The Importance of Building an Online Presence as a Writer – by Amena Begum

Gone are the days when an author would publish their work and that was that. No engagement with their readership, public appearances or glossy interviews explaining the rationale behind their produced masterpiece. That, of course, was then. The stone ages, the ancient time, call it what you will. Now, we have progressed into a modern age in which a writer’s interaction with his or her audience and the public eye is of utmost significance. Think about it. How many times a day do you scroll through social media feeds aimlessly, networking with others, and most notably updating your own social media portals for them to see? The very same principle applies to writers. They too have to make a conscious effort to create and maintain their online profiles in order to attract readership and gain public demand.

Each writer’s virtual world acts as a mechanism to depict what they are like as an individual and what their works entail and carry. When crafting your online presence, you are not just showcasing yourself as a person, but rather, you are meticulously constructing your brand. This shows your active connection with your audience and displays your key values and ideologies, which helps gain the trust and loyalty of fans. Once that has been established, your community of fans/readers can wait for your upcoming works. This reflects anticipation and shows that they are keen to commemorate and enjoy what you have written. It is vital to note that your online presence must be in action prior to your first publication so that the appropriate recognition can be built, therefore creating a greater fan following.

Above all, the craftsmanship of a successful online presence feeds into the digital world’s dynamic of strategic marketing. It is all about promotion and advertising in a nifty way to make your mark. These days, with it being so easy to track down a writer’s profile as they are only one click away from a quick Google search, it is imperative to have a lively and impactful online presence. Having sound knowledge on how to present yourself as a writer in the fast-paced online world puts your work in good stead of attaining optimum success and enables your writing career to flourish. Internet-based mediums are a fresh and candid way to gain loyalty from your desired readership and it gives them a glimpse into your world of producing publications. The ease and accessibility that it has in today’s modernity makes individuals more willing to engross themselves into the writer’s world, and keeps them wanting more. What’s not to love about that? So, online presence making is a real game-changer for any budding writer or artist. For the upcoming writers out there, now is the time to start making a name for yourselves.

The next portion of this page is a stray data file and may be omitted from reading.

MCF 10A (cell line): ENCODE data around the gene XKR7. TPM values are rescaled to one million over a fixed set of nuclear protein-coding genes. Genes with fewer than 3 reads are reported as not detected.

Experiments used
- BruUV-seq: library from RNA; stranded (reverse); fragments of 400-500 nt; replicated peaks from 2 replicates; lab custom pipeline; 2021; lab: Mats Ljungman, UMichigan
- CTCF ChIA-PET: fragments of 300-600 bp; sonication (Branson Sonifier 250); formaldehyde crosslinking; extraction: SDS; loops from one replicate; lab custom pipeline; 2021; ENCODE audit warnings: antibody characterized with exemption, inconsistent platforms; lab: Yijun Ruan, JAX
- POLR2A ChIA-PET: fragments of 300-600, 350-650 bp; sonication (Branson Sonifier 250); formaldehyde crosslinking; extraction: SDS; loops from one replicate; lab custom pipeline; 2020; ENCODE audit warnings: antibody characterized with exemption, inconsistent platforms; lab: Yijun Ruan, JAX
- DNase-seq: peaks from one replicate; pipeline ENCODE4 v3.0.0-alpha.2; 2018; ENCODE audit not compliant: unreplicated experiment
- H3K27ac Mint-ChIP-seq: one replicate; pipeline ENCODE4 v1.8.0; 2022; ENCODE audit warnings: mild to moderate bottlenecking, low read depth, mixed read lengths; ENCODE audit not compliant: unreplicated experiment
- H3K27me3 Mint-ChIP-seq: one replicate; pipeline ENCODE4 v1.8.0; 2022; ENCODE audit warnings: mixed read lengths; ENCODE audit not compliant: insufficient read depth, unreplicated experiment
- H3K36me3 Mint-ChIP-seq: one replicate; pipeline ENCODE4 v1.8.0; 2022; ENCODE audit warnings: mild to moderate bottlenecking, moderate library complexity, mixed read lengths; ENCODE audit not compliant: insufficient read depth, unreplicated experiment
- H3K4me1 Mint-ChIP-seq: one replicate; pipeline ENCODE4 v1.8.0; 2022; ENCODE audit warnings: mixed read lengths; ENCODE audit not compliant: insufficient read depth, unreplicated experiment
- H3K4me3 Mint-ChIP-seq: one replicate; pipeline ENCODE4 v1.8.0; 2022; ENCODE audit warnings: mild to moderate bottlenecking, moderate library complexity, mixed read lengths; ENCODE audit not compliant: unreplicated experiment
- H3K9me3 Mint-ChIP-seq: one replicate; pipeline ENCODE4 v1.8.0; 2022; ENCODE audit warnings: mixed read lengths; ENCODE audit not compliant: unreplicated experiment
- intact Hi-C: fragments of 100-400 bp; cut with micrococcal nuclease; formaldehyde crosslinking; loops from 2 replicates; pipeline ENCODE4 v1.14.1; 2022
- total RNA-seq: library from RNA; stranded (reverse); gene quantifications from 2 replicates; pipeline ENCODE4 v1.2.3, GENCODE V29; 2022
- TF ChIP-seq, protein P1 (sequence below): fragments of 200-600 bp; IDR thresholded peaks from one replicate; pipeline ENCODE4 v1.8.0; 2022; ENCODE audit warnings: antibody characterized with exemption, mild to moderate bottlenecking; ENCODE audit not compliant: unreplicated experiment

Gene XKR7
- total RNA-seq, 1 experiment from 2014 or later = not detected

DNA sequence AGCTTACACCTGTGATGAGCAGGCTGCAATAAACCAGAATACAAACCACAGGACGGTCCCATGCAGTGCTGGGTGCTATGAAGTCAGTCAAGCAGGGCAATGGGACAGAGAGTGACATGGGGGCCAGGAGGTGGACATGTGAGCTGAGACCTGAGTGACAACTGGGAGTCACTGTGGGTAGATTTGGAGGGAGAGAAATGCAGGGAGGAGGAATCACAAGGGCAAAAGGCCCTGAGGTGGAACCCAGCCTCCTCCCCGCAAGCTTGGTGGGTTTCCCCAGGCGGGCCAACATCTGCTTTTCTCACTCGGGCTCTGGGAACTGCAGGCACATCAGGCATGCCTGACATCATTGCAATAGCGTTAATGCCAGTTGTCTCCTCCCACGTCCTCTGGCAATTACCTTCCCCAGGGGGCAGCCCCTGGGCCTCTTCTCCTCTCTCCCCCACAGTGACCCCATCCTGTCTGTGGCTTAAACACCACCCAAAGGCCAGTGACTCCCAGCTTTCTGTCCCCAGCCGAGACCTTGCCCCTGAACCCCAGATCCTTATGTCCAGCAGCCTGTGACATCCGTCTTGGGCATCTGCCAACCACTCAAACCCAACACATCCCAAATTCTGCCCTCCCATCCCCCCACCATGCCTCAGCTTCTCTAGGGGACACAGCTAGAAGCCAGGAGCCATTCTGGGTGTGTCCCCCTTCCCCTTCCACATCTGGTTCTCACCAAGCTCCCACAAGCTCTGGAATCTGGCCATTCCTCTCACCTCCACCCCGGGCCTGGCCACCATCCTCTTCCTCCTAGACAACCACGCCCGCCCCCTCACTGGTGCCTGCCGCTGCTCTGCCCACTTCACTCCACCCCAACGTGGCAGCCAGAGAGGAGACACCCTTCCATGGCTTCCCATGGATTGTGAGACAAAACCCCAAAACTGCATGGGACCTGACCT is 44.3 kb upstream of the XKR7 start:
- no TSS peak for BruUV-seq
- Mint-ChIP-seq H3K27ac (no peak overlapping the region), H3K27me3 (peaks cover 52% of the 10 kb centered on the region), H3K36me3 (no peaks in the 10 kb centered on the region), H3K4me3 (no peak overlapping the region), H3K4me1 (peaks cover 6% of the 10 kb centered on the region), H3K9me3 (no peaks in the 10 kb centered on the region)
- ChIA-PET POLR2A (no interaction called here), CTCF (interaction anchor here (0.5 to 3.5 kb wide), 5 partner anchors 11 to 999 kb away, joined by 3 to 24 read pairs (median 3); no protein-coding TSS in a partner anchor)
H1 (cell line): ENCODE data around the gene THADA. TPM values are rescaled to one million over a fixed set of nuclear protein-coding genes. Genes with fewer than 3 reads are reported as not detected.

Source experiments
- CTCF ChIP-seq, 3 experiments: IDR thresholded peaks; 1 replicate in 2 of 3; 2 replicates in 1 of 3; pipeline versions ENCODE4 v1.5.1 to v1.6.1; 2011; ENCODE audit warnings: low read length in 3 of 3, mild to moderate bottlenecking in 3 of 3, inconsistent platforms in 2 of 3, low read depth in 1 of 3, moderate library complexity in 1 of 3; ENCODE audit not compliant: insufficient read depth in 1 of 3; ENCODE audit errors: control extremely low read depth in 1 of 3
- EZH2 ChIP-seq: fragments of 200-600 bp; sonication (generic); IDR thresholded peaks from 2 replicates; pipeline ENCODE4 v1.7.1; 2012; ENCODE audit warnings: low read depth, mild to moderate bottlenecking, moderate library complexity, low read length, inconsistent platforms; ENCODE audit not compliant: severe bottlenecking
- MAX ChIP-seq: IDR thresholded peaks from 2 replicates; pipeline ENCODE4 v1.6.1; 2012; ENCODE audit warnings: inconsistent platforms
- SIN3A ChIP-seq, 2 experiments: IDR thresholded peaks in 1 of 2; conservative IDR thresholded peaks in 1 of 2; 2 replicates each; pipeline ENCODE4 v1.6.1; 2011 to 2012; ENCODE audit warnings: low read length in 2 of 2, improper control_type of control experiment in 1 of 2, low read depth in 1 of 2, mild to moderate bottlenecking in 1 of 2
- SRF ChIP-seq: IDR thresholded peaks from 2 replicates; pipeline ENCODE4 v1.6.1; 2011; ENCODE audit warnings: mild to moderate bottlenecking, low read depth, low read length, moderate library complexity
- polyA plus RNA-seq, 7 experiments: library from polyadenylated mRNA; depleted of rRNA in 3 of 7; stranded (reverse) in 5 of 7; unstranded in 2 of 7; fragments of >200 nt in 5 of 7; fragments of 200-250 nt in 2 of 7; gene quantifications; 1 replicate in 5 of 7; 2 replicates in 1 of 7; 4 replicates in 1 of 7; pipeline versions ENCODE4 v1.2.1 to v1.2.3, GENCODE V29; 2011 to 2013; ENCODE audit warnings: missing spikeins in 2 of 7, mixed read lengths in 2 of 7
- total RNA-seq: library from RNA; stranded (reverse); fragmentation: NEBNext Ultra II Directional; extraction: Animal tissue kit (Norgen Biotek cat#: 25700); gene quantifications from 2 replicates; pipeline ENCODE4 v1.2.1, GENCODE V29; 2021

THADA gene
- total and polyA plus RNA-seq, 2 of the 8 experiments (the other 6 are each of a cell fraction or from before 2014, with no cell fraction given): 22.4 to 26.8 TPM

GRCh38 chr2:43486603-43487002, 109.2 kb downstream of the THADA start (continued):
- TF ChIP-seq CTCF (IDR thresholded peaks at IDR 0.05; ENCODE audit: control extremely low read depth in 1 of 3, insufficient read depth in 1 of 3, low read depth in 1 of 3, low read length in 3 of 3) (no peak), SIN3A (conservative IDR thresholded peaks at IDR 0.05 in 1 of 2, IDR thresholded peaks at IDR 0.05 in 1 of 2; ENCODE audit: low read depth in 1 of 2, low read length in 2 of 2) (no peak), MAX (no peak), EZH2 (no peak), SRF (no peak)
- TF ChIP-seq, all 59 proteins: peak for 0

Amena is a third year English Literature student who can speak English, Bengali, Hindi, and Urdu. Despite the stereotype associated to Shakespeare as being the epitome of literature, he is actually her least favourite literary figure. Her aspiration is to one day become a university lecturer.

Featured Student Blog: Travelling the World in 360

My name is Becca Arlington and in September 2018, at the age of 24, I quit my job to go travelling for six months.

I had always wanted to travel the world and, although I had initial fears about being a solo female traveller, I knew this would be the experience of a lifetime.

I was excited to see varying landscapes, encounter wild animals in their natural habitats, meet people of many other cultures, from various walks of life, and open my eyes to all the beauty, and unfortunately destruction, that this world has to offer. Cliché as it sounds, perhaps I would even find myself on a path of self-discovery.

The beautiful Lake Malawi

So, after months of planning, thirteen jabs, countless flights booked, bags on all sides to balance me out and many a visa later, I was finally ready to say my teary goodbyes to family and friends and set off on my own.

Along the way, I wrote numerous notes (as my fellow travellers can vouch for!) took 360° photos galore and snapped a mere 16,000 pictures on my camera and phone combined.

And now I am excited to be blogging about my travels. Along with the 360° pictures and interesting information, my blog posts contain breathtaking safaris, at least a million sunset pics, an abundance of culture, plenty of disasters, small triumphs, activities I won’t forget in a hurry, new friendships across the globe, beautiful sunshine, the occasional downpour, and much, much more!

View my travel blog here and follow me on my journey: https://travellingtheworldin360.blog

So I hope you enjoy reading my ramblings and seeing my snaps as I take you with me on my travels through Kenya, Tanzania, Malawi, Zambia, Zimbabwe, Botswana, Namibia, South Africa, Australia, New Zealand, Dubai, India, Thailand, Laos, Cambodia, Vietnam, Malaysia, Singapore and Indonesia.

View my first 360° virtual tour of the Serengeti National Park here!

If you would like to see your blog featured on Brunel Writer, email us at brunelwriter@gmail.com with a brief introduction about yourself and your content.

Guest blogger Lucy Hunt, Winner of the Brunel English writing prize 2018-19

Congratulations to Theatre and English undergraduate Lucy Hunt who is the overall Winner in this year’s English writing prize at Brunel University London.

Read on for Lucy’s guest blog:

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image copyright Dominion Theatre / Bat Out Of Hell The Musical

I would do anything to watch Bat Out of Hell again (and I would do that!)

by Lucy Hunt

EnglishBlogPicture2It is safe to say I was a ‘bat out of hell’ when tickets went on sale for Jim Steinman’s award-winning musical at the Dominion Theatre earlier this year. If the large, fiery motorbike towering over the entrance isn’t enough of a hint, this musical is loud, excessive, and it’s batshit crazy!

Since its opening, Bat Out of Hell has received divided opinion due to its lack of conformity to a typical musical – instead, it seems more like a fairy-tale being held hostage by a rock concert. It centres on Strat, the forever eighteen-year-old leader of a group of mutants called “The Lost” whose DNA froze during a chemical war, causing them to stay young for ever. Raven, who later becomes Strat’s love interest, is locked away in her room by her father Falco, the ruler of the dystopian land of Obsidian. If Peter Pan and Rapunzel didn’t just pop into your head, you will probably be amongst the confused half of critics who don’t understand the unusual yet captivating style this musical takes on.